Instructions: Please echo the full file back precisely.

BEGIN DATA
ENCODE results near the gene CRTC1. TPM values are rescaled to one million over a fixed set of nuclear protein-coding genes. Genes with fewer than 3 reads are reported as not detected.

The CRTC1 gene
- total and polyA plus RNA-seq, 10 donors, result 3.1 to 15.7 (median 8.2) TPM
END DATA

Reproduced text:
ENCODE results near the gene CRTC1. TPM values are rescaled to one million over a fixed set of nuclear protein-coding genes. Genes with fewer than 3 reads are reported as not detected.

The CRTC1 gene
- total and polyA plus RNA-seq, 10 donors, result 3.1 to 15.7 (median 8.2) TPM